Degree Type

Dissertation

Date of Award

2017

Degree Name

Doctor of Philosophy

Department

Civil, Construction, and Environmental Engineering

Major

Civil Engineering

First Advisor

Peter T. Savolainen

Abstract

Recent transportation bills have required each state to have a Highway Safety Improvement Program which emphasizes a data-driven approach to improving highway safety. This data-driven paradigm, coupled with the fact that approximately 40 percent of traffic crashes in the U.S. occur at intersections, has led to substantial research focusing on intersections. This study focuses on three areas of intersection safety: vehicular crashes, pedestrian and cyclist crashes, and crashes near ramp-terminal intersections. The impact of geometric characteristics on vehicular crashes at intersections using five years of crash data at an aggregate and disaggregate level. The within sample predictive ability of negative binomial models estimated using aggregate crash data (with empirical Bayes methodology) was compared to that of a disaggregate model estimated using a site-specific random effects negative binomial framework. Pedestrian and cyclist crashes are often difficult to model on a large scale as exposure information is typically not collected or maintained by road agencies. To this end, the characteristics affecting pedestrian and cyclist crashes at intersections have been examined using census tract-level commuter information from the American Community Survey in lieu of observed pedestrian and cyclist volume. Finally, ramp terminal intersections provide important points of connection between restricted access roadways (such as interstates) and adjacent land. The safety performance along the corridors adjacent to the ramp terminal intersections is directly related to the proximity between the ramp terminal and access points such as driveways and intersections. This study explores the effect of ramp terminal and access point proximity on corridor safety and provides a framework for road agencies to evaluate corridor-level safety implications based on the proximity between ramp terminals and access points, the volume of the crossroad, and the volume of the access point.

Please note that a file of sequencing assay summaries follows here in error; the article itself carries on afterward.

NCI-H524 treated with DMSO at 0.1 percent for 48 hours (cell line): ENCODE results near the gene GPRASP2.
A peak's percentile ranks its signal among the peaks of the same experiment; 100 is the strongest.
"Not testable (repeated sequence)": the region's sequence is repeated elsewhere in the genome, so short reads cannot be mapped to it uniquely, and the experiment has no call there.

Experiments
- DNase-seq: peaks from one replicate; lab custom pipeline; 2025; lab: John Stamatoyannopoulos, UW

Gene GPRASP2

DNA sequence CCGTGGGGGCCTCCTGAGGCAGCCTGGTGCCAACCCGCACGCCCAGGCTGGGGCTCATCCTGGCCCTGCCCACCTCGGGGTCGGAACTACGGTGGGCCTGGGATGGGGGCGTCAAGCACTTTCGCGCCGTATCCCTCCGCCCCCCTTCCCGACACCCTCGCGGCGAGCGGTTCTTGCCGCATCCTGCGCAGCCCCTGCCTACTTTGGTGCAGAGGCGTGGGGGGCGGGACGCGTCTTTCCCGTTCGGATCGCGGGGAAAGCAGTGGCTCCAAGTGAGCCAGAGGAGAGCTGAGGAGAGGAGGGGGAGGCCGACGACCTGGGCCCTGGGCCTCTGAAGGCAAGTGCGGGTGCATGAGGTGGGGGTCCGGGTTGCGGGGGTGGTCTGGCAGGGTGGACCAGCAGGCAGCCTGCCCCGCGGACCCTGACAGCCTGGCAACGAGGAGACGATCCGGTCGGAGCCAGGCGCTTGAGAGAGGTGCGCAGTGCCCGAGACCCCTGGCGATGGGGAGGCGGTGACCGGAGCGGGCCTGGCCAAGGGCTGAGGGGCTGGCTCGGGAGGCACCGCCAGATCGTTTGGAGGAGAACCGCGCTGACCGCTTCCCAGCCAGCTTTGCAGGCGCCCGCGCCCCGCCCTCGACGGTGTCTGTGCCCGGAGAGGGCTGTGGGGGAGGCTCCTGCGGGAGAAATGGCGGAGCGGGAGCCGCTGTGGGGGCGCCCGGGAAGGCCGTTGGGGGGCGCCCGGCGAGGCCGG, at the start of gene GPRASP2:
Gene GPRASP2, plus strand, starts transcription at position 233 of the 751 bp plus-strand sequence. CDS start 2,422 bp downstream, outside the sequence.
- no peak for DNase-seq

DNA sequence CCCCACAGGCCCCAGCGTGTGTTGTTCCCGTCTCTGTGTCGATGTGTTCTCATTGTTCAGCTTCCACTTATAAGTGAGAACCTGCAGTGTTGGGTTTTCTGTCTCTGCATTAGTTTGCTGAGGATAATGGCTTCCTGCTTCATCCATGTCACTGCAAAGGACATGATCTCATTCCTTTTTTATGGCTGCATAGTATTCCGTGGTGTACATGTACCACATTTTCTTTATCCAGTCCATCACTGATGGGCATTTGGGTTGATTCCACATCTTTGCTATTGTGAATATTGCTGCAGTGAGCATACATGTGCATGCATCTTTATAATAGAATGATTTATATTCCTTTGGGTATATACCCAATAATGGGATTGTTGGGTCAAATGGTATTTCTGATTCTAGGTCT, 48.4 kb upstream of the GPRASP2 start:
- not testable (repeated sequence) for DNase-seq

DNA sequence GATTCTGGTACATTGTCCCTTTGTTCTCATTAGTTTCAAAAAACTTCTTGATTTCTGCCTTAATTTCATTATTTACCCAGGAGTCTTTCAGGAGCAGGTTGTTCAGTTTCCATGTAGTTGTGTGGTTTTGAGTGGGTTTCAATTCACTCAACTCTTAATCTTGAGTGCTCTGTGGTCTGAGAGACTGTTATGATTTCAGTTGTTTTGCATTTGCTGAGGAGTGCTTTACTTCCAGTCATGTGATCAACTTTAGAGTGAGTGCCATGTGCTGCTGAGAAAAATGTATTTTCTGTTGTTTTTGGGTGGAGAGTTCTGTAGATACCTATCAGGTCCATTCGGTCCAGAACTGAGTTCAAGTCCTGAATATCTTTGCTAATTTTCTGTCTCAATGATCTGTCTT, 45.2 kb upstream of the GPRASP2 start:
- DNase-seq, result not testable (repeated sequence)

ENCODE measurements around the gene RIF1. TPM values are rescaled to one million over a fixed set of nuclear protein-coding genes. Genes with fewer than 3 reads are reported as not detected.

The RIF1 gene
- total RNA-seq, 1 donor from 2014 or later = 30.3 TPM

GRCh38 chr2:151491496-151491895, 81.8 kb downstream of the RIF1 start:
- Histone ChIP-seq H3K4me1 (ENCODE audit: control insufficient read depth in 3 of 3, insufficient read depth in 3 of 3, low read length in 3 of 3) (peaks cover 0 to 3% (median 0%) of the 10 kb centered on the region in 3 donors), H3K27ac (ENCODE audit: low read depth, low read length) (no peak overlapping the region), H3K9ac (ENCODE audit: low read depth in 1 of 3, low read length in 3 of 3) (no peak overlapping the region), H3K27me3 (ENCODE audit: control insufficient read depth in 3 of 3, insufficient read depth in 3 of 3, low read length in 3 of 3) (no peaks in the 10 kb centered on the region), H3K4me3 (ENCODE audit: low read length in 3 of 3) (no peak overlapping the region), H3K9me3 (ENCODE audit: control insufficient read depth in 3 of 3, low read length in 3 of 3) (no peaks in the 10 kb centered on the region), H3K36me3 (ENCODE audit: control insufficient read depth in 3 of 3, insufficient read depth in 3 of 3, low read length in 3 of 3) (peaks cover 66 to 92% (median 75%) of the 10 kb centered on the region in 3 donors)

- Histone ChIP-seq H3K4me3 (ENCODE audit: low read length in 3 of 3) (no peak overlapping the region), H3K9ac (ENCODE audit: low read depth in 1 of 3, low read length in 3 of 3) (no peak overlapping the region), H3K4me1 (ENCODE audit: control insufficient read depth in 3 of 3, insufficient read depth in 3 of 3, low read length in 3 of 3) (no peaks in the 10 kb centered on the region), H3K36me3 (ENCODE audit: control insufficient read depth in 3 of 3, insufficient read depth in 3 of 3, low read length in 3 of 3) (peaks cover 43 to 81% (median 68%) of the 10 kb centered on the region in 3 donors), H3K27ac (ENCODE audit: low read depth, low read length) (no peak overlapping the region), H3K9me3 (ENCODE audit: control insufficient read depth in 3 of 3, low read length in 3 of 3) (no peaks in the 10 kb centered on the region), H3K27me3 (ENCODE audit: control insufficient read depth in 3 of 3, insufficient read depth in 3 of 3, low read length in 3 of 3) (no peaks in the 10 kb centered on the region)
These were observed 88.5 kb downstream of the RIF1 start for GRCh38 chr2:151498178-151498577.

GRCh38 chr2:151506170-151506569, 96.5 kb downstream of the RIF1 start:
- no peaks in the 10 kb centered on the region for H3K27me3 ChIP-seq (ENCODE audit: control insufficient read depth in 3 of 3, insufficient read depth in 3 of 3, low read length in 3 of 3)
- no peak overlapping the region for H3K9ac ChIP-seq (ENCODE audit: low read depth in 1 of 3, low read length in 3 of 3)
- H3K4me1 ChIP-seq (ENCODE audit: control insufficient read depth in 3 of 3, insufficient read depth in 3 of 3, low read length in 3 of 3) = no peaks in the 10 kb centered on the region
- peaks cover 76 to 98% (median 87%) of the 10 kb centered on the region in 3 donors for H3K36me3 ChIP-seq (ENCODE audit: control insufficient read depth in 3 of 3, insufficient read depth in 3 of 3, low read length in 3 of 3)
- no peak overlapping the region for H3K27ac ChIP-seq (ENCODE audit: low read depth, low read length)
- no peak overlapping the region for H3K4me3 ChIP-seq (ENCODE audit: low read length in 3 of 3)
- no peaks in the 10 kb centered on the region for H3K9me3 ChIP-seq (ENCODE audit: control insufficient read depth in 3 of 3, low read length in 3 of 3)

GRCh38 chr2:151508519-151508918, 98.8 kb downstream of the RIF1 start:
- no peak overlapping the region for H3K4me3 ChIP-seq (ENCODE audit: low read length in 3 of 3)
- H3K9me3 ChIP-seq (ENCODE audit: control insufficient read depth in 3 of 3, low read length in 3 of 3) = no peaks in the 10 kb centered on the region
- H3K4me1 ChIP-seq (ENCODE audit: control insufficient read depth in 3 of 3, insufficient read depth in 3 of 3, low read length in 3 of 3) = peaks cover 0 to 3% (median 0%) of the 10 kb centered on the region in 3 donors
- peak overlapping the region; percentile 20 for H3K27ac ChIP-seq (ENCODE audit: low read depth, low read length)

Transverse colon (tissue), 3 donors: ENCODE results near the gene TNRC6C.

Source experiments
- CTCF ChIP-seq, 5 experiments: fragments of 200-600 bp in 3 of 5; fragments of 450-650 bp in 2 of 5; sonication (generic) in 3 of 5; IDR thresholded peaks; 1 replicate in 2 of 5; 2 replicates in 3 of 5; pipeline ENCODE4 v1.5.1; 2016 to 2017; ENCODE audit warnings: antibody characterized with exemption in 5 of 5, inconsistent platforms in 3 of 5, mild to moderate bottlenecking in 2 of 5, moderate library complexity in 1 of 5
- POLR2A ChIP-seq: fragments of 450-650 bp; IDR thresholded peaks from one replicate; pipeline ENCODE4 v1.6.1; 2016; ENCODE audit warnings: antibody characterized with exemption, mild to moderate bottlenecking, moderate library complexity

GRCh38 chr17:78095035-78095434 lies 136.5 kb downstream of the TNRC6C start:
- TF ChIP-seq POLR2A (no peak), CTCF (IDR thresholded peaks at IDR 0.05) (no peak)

DOI

https://doi.org/10.31274/etd-180810-5104

Copyright Owner

Timothy P. Barrette

Language

en

File Format

application/pdf

File Size

165 pages

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